Will McMahon, the Centre's Deputy Director, explains the thinking behind our new Justice Matters project: Tackling the ethnic penalty.
At the Centre we first explored the ‘ethnic penalty’ in the discussion paper Ethnicity, harm and crime published in 2007. In brief, ‘ethnic penalty’ refers to the disadvantages which lead to an ethnic group faring less well than similarly placed ‘majority’ White people across areas such as as employment, health, education and punishment.
Seven years later, living in the shadow of the 2011 summer riots and the resulting inquest into the killing of Mark Duggan, we felt it was important as part of our Justice Matters initiative to revisit the paper and to begin a process of discussion with others about how to understand and tackle the ethnic penalty.
As in 2007 our first focus will be on the disproportionate number of black men, mostly young, in the penal system. There are more than 10,000 black men in prison (pdf), around 13 per cent of the imprisoned male population, a higher proportion than any other minority ethnic group and four times their presence in the adult population in general.
As we argued in ‘Ethnicity harm and crime’, this over-representation has nothing to do with imputed ‘cultures’ or ‘communities’. Instead, it results from income inequality combined with structural racism and day-to-day discrimination where young black men are identified as different and experience greater obstructions and barriers than the equivalent ‘majority’ White population. As a result, the ethnic penalty experienced is likely to be cumulative, occurring throughout the life-course, widely manifested, and compounded by socio-economic deprivation and hardship.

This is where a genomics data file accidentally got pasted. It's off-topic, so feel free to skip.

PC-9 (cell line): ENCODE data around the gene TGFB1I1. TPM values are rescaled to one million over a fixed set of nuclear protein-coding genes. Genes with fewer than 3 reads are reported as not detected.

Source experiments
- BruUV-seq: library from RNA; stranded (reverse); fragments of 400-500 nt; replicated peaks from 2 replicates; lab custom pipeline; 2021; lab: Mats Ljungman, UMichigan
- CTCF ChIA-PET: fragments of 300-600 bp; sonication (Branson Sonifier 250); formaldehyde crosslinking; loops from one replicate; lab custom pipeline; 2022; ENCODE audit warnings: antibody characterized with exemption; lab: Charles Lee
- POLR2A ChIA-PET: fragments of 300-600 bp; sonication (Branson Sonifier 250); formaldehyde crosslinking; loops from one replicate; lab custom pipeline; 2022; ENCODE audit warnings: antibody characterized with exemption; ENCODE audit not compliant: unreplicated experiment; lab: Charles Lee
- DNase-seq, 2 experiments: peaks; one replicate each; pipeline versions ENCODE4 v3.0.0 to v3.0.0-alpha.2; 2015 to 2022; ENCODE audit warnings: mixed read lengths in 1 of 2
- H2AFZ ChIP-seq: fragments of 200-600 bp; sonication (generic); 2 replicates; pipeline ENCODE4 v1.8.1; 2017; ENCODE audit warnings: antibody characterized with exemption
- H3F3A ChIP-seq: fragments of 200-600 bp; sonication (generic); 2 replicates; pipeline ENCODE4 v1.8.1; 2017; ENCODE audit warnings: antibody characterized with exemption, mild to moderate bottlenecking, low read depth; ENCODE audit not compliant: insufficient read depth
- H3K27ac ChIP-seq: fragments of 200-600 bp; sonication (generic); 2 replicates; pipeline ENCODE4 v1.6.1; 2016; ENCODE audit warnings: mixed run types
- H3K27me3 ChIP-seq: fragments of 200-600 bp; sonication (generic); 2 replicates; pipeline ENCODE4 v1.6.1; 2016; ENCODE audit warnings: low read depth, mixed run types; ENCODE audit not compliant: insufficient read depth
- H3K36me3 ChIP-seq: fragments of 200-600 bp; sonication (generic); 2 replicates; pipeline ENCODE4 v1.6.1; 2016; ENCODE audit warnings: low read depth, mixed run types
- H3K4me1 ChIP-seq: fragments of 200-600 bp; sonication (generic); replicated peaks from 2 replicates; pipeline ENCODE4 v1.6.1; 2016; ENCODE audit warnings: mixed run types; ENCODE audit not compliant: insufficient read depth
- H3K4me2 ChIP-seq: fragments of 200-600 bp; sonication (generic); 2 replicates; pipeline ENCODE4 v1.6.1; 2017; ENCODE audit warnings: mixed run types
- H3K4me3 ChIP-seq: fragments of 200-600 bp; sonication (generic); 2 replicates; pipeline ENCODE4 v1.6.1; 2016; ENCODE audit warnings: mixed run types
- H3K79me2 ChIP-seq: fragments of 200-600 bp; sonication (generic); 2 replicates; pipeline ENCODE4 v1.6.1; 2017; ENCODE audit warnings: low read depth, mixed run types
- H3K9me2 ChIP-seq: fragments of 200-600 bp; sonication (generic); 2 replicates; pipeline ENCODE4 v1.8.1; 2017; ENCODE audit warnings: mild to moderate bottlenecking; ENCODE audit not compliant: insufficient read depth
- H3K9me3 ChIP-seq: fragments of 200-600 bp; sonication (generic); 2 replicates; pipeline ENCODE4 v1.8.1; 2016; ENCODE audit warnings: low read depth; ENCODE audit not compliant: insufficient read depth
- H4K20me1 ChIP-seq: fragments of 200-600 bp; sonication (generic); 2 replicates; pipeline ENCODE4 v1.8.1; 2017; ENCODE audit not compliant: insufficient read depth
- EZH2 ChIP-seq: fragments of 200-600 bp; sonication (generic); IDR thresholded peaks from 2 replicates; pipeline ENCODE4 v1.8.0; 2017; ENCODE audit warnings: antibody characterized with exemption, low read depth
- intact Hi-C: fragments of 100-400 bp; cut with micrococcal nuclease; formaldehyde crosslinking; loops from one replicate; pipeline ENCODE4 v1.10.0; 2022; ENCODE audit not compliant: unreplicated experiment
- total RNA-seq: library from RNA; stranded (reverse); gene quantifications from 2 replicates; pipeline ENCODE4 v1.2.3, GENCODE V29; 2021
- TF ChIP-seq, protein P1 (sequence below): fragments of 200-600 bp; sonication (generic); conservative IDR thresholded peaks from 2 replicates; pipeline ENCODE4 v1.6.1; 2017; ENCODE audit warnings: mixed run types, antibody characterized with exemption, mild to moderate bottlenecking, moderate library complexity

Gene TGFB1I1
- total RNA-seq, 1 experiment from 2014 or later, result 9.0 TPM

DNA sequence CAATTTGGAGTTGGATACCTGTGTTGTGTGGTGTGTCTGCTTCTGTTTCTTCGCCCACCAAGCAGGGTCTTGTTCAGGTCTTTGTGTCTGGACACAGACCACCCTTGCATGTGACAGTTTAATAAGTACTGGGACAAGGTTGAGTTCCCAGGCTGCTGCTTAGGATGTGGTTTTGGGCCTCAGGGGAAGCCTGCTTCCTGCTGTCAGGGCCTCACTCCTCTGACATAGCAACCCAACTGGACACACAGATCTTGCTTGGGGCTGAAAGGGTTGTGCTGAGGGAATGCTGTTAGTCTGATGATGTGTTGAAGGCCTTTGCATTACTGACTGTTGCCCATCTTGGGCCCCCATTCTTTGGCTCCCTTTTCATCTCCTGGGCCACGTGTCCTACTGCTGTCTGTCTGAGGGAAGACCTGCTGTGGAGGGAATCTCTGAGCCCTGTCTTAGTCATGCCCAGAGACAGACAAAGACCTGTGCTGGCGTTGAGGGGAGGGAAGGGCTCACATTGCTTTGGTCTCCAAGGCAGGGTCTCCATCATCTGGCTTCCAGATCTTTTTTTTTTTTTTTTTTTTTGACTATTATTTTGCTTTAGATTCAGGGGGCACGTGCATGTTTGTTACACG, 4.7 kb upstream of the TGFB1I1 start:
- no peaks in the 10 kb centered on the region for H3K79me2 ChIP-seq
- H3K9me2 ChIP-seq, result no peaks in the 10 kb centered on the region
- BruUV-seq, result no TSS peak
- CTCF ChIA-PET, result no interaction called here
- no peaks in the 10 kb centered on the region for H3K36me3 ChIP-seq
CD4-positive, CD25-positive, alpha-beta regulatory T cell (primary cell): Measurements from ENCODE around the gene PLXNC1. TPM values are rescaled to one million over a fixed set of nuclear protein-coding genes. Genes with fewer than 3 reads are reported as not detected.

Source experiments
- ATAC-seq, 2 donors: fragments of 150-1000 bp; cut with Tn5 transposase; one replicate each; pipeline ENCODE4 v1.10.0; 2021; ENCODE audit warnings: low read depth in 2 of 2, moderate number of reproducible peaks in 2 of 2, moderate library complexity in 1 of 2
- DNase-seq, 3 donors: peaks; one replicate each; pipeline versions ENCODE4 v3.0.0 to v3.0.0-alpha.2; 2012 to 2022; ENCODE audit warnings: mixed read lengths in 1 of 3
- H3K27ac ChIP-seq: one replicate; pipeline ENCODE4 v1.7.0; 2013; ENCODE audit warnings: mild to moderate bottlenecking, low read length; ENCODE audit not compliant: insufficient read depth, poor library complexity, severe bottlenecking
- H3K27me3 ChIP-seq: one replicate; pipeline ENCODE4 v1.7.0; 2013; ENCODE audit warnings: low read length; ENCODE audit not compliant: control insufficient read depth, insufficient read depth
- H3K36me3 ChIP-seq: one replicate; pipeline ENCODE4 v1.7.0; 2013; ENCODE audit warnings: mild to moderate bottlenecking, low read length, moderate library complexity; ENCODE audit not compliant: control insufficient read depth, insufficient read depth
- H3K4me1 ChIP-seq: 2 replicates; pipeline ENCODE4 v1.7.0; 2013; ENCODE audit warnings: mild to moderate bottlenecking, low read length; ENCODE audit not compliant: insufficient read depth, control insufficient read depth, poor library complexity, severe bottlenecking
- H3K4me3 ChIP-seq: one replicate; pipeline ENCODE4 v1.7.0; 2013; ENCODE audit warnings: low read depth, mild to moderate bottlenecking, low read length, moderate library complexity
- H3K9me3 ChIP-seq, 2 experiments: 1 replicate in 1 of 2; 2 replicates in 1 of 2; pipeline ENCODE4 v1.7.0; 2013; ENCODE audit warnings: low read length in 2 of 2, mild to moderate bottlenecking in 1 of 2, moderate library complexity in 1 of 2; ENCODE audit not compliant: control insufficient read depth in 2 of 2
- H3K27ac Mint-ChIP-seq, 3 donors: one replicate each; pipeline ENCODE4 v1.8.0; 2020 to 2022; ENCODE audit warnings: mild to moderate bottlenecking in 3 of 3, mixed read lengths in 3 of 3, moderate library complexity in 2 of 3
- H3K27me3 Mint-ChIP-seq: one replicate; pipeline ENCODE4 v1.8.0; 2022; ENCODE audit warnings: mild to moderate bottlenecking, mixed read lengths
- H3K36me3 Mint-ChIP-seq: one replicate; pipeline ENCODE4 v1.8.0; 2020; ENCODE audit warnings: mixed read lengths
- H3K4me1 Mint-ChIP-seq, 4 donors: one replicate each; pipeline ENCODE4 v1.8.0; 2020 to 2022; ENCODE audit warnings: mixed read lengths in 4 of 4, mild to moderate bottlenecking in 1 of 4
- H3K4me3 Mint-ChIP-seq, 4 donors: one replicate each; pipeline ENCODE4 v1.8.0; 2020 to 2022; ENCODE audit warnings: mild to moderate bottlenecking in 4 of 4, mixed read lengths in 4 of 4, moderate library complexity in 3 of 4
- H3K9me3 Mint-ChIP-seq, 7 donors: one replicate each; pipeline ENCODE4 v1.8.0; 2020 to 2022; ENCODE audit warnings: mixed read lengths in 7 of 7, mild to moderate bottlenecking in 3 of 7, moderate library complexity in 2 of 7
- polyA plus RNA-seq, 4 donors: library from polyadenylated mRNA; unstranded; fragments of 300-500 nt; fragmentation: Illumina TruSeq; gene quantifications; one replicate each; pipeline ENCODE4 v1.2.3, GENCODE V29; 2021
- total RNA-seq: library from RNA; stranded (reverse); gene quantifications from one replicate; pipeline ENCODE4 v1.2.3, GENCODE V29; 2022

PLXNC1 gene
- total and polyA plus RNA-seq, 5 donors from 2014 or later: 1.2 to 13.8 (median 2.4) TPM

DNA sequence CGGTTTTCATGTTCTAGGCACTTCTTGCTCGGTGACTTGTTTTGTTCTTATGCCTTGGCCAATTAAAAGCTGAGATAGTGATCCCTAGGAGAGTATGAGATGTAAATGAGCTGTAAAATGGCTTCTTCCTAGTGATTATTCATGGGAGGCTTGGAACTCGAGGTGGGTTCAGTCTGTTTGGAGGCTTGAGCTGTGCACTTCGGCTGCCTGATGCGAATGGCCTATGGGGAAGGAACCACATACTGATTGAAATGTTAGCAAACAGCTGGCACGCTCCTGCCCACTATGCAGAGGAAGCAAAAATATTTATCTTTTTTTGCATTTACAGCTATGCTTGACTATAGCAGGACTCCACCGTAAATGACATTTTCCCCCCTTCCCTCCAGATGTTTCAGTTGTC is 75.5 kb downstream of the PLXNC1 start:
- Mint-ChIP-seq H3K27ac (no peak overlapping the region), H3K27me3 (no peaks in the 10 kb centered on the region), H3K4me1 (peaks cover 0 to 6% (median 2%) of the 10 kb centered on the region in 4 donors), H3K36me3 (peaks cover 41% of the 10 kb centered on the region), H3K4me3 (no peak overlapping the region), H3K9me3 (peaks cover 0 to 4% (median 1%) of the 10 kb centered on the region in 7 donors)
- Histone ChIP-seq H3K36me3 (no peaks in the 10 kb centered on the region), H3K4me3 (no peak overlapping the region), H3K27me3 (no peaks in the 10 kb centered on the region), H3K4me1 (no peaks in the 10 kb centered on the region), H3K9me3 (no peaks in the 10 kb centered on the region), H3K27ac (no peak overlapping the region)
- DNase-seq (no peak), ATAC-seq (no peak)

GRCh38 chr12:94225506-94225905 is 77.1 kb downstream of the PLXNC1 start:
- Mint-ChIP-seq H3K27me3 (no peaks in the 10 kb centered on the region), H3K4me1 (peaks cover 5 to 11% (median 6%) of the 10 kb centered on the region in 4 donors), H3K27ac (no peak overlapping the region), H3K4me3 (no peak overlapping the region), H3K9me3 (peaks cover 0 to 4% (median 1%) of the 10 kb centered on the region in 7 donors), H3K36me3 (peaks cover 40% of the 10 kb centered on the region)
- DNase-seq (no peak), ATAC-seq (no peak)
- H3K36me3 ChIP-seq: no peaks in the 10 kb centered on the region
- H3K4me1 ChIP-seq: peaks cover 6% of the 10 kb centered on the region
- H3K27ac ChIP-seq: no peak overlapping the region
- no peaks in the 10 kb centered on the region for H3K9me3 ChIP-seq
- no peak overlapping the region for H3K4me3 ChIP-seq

Rather than a narrow spotlight on ‘pathway’ or ‘presence’ in penal systems and the work of the Home Office and the Ministry of Justice and evolved justice ministries, a focus is needed on the social landscape that creates the context for such disproportionate and harmful punishment. The challenge is to transform policy and practice in response to this context.
Our first step has been to review and update the evidence we brought together in 2007 to see if much has changed. In September 2014 we will be publishing a series of blogs that describe the ‘ethnic penalty’ in terms of poverty, primary and secondary education and employment and will move on to other areas covered in the 2007 paper over the months ahead.
At the same time the Justice Matters team hope to engage in a discussion with individuals and groups from black communities and with practitioners and policy makers across the field of social policy about the issues we raise. We know there is a wide range of expertise to engage with and a lot to learn from others so want to establish a collaboration that aims to re-orientate policy towards building new practice and away from the criminalisation reflex.
If you are interested in getting involved in ‘Justice Matters – the ethnic penalty’ then please contact Will McMahon